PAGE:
Saturday, 3 March 2012

Artwalk 2012

Today I signed up for the Edmonton Artwalk 2012, sponsored by the fine people at the Paint Spot. I'm pretty excited. It is so inspiring, encouraging and energizing to be surrounded by so many talented, creative, innovative people. The area virtually hums with artistic vision and energy with so many artists in one place.

If you need paint supplies, visit the Paint Spot. The people who work there are lovely, helpful, kind, and  enthusiastic. They want you to love creating and to be successful at it. They are wonderful resources. 

Signing up means there will be a lot more art appearing in this blog as I hunker down in my artist bunker and sketch, paint, cut, glue, spray, and colour away. Feedback is always welcome!

Speaking of art, I was driving down Saskatchewan drive today, past the University of Alberta and noticed hundreds of red dresses hanging in the trees that line the drive. Delightful, but do any of my fellow Edmontonians know what this is all about?

  And more art news:

The fine folk at the Art House Co-op have many fascinating projects, including this one:
The 4X4 Art Exchange2

"Another worldwide community art swap
There’s no better feeling here at Art House HQ than the arrival of the mail — each day brings us a slew of inspiring artwork from all over the map. The 4 x 6 Exchange is designed to share that thrill by creating an art swap on a global scale. Sign up for the project and mail us a 4” x 6” artwork and a USPS self-addressed, stamped envelope. We’ll exchange your work with another artist’s submission and surprise both of you with the results! Keep your eyes on your mailbox..."

Sign up by March 10/12

And this one:
The Self Portrait Project: 4X4

The many faces of the Art House Co-op community
What does our creative community look like? How do you see yourself when you close your eyes? The Self-Portrait Project is an opportunity to introduce yourself to the world — one canvas at a time. Whether you feel challenged to depict yourself in photographic detail or to abstract your personality in visual form, this project will bring together the many faces of the Art House community in our storefront project space. Each participating artist will receive an empty 4" x 4" canvas with the same mission: Show us who you are. The resulting wall of portraits will open thousands of windows into our community, sharing something about ourselves for the entire world to see.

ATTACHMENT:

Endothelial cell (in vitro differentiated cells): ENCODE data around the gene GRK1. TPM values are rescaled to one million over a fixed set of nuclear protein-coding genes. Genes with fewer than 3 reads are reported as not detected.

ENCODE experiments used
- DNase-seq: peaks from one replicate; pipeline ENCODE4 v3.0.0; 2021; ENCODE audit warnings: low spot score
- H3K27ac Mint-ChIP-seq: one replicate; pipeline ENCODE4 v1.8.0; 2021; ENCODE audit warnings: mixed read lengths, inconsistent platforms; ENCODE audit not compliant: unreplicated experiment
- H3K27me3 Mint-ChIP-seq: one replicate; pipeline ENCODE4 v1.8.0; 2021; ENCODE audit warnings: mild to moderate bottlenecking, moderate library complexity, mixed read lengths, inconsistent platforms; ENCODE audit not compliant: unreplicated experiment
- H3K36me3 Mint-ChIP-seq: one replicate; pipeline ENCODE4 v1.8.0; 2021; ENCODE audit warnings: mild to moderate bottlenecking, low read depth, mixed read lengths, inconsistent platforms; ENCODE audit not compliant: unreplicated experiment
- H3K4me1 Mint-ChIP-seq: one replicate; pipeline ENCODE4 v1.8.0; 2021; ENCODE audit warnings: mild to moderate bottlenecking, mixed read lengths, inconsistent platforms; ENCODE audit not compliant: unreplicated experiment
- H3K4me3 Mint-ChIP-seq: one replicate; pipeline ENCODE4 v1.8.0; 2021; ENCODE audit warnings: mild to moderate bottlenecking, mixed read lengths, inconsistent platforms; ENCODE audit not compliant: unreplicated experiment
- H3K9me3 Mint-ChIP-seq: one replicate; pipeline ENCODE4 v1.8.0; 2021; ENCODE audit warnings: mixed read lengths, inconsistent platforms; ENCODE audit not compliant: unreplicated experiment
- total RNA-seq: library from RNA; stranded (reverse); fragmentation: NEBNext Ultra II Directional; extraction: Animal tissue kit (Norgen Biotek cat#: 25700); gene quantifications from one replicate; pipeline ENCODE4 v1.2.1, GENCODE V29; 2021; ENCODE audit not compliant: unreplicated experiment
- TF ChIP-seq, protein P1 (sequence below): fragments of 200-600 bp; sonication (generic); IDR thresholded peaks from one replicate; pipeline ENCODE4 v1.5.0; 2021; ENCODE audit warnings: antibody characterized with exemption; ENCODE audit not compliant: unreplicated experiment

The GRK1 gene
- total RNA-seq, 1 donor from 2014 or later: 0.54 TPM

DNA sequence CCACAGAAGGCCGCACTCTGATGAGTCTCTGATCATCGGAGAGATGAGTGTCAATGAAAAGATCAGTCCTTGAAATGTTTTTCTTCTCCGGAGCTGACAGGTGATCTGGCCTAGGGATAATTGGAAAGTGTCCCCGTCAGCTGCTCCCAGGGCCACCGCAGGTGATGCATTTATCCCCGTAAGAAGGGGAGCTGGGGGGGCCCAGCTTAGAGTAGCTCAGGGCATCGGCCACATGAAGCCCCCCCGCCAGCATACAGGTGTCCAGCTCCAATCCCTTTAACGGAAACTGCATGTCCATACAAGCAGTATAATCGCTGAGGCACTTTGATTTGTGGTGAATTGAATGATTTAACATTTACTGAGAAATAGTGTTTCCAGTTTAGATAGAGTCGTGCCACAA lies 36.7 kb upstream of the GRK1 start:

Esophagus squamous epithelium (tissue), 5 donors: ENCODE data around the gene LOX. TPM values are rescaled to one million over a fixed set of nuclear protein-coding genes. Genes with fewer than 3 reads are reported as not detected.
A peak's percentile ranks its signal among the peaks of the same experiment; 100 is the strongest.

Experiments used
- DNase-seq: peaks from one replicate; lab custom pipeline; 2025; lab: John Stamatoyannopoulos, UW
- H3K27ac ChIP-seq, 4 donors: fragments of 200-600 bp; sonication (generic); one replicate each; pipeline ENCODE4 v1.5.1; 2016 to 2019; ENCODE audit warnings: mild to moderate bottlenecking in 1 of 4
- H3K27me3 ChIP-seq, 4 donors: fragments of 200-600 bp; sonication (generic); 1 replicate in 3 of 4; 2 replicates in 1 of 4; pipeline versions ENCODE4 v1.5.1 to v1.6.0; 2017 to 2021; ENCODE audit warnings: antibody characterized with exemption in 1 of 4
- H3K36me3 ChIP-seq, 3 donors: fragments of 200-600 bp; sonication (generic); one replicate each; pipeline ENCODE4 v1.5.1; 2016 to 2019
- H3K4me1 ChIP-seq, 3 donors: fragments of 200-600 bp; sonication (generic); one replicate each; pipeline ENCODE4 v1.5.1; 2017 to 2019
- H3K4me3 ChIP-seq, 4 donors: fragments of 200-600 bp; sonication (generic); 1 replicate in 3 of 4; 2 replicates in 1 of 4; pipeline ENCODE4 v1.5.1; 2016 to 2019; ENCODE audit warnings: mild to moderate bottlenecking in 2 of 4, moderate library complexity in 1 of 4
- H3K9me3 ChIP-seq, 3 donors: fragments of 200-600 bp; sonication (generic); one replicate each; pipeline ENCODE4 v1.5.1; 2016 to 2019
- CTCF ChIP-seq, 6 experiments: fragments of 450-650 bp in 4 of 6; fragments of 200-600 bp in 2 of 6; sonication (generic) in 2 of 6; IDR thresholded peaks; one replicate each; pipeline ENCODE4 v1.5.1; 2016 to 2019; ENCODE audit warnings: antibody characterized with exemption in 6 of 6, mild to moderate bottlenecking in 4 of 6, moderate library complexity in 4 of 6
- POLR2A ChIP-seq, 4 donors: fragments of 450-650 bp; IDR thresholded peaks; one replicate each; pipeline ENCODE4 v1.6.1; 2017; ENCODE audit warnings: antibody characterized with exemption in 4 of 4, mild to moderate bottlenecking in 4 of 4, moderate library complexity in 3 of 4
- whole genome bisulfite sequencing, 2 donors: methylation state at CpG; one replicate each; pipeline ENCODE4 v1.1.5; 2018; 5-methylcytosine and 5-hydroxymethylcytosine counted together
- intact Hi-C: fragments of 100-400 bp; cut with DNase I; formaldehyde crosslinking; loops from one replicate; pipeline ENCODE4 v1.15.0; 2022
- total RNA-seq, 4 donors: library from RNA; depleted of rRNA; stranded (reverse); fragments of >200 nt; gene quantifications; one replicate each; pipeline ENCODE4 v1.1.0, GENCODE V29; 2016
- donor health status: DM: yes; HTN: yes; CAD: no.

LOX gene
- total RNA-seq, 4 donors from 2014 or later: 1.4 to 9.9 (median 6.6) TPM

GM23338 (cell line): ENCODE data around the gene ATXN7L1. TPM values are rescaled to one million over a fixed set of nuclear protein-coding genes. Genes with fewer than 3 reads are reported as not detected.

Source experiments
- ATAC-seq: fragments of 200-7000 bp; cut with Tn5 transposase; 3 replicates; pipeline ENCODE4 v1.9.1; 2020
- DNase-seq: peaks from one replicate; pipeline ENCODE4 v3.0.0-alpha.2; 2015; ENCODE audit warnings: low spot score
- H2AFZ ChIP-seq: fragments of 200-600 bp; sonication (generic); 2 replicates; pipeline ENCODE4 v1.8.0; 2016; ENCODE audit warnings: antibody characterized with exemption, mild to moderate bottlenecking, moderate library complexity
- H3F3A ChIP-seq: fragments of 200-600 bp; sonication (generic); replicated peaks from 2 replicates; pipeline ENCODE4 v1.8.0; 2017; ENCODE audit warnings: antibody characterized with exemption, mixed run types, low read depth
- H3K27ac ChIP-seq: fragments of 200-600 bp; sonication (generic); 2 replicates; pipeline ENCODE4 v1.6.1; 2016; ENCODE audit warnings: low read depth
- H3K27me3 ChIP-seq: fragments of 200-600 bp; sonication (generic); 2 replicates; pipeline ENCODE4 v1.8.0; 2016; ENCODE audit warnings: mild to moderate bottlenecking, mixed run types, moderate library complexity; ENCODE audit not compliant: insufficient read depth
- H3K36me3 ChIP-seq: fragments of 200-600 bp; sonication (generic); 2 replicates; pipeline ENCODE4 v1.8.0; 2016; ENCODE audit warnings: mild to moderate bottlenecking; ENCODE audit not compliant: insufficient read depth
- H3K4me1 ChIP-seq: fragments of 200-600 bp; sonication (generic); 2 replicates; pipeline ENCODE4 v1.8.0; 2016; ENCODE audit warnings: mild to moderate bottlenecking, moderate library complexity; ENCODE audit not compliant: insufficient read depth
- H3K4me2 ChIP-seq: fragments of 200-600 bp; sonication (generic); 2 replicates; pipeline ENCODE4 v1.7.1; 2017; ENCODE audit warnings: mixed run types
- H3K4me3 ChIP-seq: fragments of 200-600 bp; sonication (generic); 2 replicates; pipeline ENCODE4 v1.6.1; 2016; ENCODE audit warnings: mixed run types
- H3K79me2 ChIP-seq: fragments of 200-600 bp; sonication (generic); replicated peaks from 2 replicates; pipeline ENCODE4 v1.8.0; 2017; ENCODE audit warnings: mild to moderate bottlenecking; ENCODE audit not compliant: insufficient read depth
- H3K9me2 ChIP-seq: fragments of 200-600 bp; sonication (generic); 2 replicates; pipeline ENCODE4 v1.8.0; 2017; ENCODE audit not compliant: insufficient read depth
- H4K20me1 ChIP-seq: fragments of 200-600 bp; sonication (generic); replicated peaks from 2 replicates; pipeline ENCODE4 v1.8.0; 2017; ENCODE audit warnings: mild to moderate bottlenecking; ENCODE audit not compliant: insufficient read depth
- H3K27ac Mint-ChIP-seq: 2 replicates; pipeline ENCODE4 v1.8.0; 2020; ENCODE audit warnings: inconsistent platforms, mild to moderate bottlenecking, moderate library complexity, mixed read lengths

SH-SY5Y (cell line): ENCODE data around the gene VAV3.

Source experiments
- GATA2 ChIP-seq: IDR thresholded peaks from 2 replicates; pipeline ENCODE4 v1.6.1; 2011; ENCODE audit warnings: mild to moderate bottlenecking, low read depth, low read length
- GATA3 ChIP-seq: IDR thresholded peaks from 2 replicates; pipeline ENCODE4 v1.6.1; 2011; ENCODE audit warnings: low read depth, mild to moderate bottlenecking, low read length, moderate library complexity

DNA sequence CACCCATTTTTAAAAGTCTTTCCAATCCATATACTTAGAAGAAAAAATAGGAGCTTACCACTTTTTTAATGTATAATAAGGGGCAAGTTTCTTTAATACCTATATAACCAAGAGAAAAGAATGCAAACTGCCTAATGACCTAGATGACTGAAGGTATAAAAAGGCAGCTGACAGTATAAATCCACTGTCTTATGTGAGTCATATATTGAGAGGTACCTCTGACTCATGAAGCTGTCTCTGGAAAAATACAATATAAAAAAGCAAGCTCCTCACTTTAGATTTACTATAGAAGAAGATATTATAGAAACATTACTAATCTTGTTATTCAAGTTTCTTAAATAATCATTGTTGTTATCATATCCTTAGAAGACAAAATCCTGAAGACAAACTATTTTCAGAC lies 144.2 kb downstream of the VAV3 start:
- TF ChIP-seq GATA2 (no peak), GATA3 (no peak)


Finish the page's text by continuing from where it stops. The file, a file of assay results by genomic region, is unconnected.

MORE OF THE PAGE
Sign up by April 14/12- anybody game for this one?

 After a play date, registration for Artwalk and dinner with the family, that's all I got today.

xo Jo

Literary Musings: Pedro Juan Gutierrez

In a few weeks, I'm going to Cuba- part holiday, part work. I'm looking forward to both. We're staying at an all-inclusive resort. I never dreamed that I'd ever go on one of these sorts of holidays. It always seemed like a distasteful way to travel. But now, traveling with a 2.5 year old and 4 month old baby, it seems quite appealing. I'm going to balance out the pedestrian aspects of this sort of holiday with a bit of academic work and serious photography while I'm there. Phew. Now I feel better about all of those free drinks at the swim up bar!

I'm in the process of setting up an interview with the Cuban author Pedro Juan Gutierrez, author of The Dirty Havana Trilogy, and The Insatiable Spiderman. Why would you not want to read a book that has been described as "lewd, impious and brilliant"?


He's a very interesting fellow. So far in emails he is warm, personable, approachable. He's also a visual artist in addition to being a "cult writer" as the Times Literary Supplement hailed him as. What exactly makes a cult favourite? What are the essential qualities of a cult classic? Is it because it is "in your face," because it goes against the grain and depicts a world that is generally denied by the status quo? I'd like to hear your thoughts on this.

The most striking aspect of Gutierrez's work is its unapologetic look at poverty. It doesn't linger on the financial aspect of poverty but rather on the way that financial strife impoverishes humanity, pushes people in certain directions, debases, how it eats away at every facet of existence. It looks at what happens when people lack not only the basic necessities of living, but also, and more importantly the way in which poverty's position vis a vis wealth robs them of their dignity, but asserts another sort of dignity, a dirtier, grittier dignity. Gutierrez's work examines this tension. Poverty produces both decadence-- excess-- and decay. The graphic aspect of his novels examines and depicts this process. His novels are love letters to the people who have been subsumed by poverty's greedy destruction.

I am interested in Gutierrez's experience with being a novelist who writes in a controversial manner in a communist/socialist country. He is often compared to Charles Bukowski and I'm wondering how such a bohemian spirit copes within the rigid confines of restrictive social politics. How does an author who has been hailed in various ways as a literary genius cope with having most of his work banned in his own, beloved country? What happens when one is faced with disillusionment with the very thing, or ideal that one loves the most? How does a brilliant mind cope when things fall apart? 

I'm interviewing him because I'm going on holidays to Cuba, and I'm currently writing a Latin American Literature course, and I'm including one of these novels (not sure which one yet) in the course. Having an interview available for the students would be a great asset to the course and the course experience for them.

xo Jo